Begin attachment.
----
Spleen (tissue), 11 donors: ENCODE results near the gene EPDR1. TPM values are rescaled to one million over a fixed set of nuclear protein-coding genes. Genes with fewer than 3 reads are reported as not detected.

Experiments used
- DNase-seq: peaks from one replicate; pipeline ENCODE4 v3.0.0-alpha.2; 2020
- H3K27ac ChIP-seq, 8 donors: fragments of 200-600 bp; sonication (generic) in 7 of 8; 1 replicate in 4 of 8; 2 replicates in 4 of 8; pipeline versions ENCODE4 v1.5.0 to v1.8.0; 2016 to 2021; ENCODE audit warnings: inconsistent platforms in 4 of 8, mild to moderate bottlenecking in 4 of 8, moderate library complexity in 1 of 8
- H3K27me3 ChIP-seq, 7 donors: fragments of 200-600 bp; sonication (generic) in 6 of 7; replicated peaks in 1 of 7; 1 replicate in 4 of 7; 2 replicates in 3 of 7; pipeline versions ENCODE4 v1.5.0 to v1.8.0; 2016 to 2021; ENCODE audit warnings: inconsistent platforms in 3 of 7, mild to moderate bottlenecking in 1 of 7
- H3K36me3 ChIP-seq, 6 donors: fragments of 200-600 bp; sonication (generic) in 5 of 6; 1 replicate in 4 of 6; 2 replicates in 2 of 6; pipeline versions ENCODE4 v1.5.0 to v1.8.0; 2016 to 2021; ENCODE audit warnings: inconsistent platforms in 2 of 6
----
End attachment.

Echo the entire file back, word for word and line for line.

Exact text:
Spleen (tissue), 11 donors: ENCODE results near the gene EPDR1. TPM values are rescaled to one million over a fixed set of nuclear protein-coding genes. Genes with fewer than 3 reads are reported as not detected.

Experiments used
- DNase-seq: peaks from one replicate; pipeline ENCODE4 v3.0.0-alpha.2; 2020
- H3K27ac ChIP-seq, 8 donors: fragments of 200-600 bp; sonication (generic) in 7 of 8; 1 replicate in 4 of 8; 2 replicates in 4 of 8; pipeline versions ENCODE4 v1.5.0 to v1.8.0; 2016 to 2021; ENCODE audit warnings: inconsistent platforms in 4 of 8, mild to moderate bottlenecking in 4 of 8, moderate library complexity in 1 of 8
- H3K27me3 ChIP-seq, 7 donors: fragments of 200-600 bp; sonication (generic) in 6 of 7; replicated peaks in 1 of 7; 1 replicate in 4 of 7; 2 replicates in 3 of 7; pipeline versions ENCODE4 v1.5.0 to v1.8.0; 2016 to 2021; ENCODE audit warnings: inconsistent platforms in 3 of 7, mild to moderate bottlenecking in 1 of 7
- H3K36me3 ChIP-seq, 6 donors: fragments of 200-600 bp; sonication (generic) in 5 of 6; 1 replicate in 4 of 6; 2 replicates in 2 of 6; pipeline versions ENCODE4 v1.5.0 to v1.8.0; 2016 to 2021; ENCODE audit warnings: inconsistent platforms in 2 of 6